As a child, I often turned to my dog for comfort when I was feeling sad. Staring into her big brown eyes made me feel as if she understood me and truly cared.

Now, a new study suggests that wasn’t just in my head.

Researchers at the University of Vienna came up with an ingenious way to study how dogs respond to human (and dog) emotions. Their findings suggest that dogs can pick up on emotions in both species and even distinguish between positive and negative feelings, implying they might possess one of the key building blocks for empathy.

© Mike Burke
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For the study, dog owners brought their dogs into the laboratory, where loudspeakers were set up in different locations around a room. The dogs were let off leash and given a blanket to lie on near where their owner was seated.

While the owners wore headphones and ignored their dogs by reading a book (so their reactions couldn’t influence the experiment), sounds were played over one of the loudspeakers at different intervals. The sounds included dogs engaged in playful barking or whining (positive and negative emotion), humans laughing or crying, sounds of inanimate objects (like rain falling or leaves rustling in the wind), and animate sounds devoid of emotional content (like the sounds of a cricket or a person engaged in non-emotional talk). The dogs’ reactions were videotaped for later analysis.

Video analyzers who didn’t know which sounds were being played looked for various signs that the dogs were paying attention to or approaching the loudspeakers. They also looked at behaviors that other research has associated with arousal or distress—such as barking, whining, yawning, or lip licking—and created a score based on the duration and intensity of the behavior.

Results showed that dogs paid closer attention to loudspeakers when they heard emotional content—either positive or negative emotions vocalized by a human or another dog—in comparison to non-emotional sounds. In addition, they had higher scores overall and on one behavior—freezing—when they heard negative emotional sounds compared to positive ones, indicating that they recognized the difference between distress and happiness.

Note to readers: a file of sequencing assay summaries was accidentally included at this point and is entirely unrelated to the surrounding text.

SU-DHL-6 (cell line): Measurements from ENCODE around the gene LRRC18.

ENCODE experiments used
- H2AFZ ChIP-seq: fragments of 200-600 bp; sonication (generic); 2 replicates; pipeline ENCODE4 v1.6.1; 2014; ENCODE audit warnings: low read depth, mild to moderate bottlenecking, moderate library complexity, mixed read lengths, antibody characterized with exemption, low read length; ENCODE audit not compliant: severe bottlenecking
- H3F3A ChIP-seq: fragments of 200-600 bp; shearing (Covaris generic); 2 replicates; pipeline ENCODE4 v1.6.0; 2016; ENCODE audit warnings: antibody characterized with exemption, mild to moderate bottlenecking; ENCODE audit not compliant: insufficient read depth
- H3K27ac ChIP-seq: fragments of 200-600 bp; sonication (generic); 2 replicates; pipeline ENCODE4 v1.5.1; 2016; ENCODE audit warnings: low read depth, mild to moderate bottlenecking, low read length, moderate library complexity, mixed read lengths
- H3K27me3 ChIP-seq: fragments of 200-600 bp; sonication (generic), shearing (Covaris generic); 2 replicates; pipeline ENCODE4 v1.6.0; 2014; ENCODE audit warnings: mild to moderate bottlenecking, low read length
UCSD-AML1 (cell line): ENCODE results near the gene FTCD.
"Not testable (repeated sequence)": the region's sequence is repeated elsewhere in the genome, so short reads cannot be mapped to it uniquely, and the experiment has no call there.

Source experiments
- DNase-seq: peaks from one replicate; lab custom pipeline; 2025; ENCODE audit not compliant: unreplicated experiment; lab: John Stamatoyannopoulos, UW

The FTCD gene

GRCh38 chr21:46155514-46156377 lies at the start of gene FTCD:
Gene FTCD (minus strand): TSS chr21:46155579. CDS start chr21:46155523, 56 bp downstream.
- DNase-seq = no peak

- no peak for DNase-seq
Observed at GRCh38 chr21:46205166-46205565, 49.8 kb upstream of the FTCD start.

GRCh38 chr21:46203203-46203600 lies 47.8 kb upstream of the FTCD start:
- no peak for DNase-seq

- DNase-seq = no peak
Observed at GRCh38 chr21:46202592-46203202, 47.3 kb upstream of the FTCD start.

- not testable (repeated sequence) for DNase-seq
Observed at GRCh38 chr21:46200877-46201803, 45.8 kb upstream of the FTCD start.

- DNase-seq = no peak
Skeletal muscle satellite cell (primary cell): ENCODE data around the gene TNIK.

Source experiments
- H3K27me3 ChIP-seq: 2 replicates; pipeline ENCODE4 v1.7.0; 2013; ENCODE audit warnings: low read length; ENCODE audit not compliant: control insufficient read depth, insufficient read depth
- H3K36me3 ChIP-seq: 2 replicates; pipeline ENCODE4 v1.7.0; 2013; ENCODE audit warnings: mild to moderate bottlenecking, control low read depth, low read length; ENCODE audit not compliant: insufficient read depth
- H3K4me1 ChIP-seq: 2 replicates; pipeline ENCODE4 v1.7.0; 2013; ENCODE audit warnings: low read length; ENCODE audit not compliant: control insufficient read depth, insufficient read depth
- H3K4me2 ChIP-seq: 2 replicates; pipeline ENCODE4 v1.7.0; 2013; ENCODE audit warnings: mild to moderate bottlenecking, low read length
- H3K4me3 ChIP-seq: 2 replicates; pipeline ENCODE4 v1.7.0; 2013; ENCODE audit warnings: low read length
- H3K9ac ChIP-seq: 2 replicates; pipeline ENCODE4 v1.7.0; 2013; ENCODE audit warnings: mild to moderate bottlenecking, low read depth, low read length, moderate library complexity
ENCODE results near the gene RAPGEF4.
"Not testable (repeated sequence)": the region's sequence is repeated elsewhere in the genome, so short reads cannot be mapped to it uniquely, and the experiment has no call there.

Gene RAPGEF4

“We were surprised by how the dogs responded”
―University of Veterinary Medicine Vienna researcher Annika Huber

This is the first study to show that dogs distinguish between positive and negative emotions in others.

“We were surprised by how the dogs responded to positive emotional sounds,” says study author Annika Huber. “They paid the same level of attention to them as to negative emotional sounds, but did not express negative emotion behaviors in the same way.”

Interestingly, the way dogs responded to negative emotion was identical whether the emotion was expressed by humans or by dogs—except for freezing, which was more evident for dog sounds than human sounds. The results suggest that emotional contagion occurs across species, perhaps unconsciously. 

“Since dogs share their natural environment with us humans, our emotional vocalizations are likely to be of relevance to them,” says Huber. “It indicates our close relationship.”

While prior studies have found that dogs respond to humans in distress with comforting behaviors, it’s not clear whether these responses are triggered by a dog’s own feelings or are simply trained by prior experiences. Of course, that’s difficult to say for sure, since dogs cannot express their feelings verbally. But Huber’s research points to the possibility that dogs’ feelings do sometimes mirror our own.

“If dogs increasingly express behaviors indicating negative emotional states in response to negative emotional sounds, it’s reasonable to interpret this as being driven by emotional contagion,” says Huber.

Why should we care about this? Huber says that her research indicates dogs have more emotional capabilities than we may realize. This could have implications for situations in which dogs and humans interact, such as when they are used as therapy animals or simply live in a family as a pet.

“If dogs are affected just when hearing emotional vocalizations, we should become more aware of the emotional state of dogs in our everyday contact with them,” says Huber.

She also hopes her research may lead to more compassionate treatment of dogs in the future—and of other animals, as well.

“Insights on the emotional capabilities of non-human animals in general and dogs specifically are important to consider with regard to their welfare and their ability to suffer,” she says. “At least it should affect our ethical considerations of dogs.”

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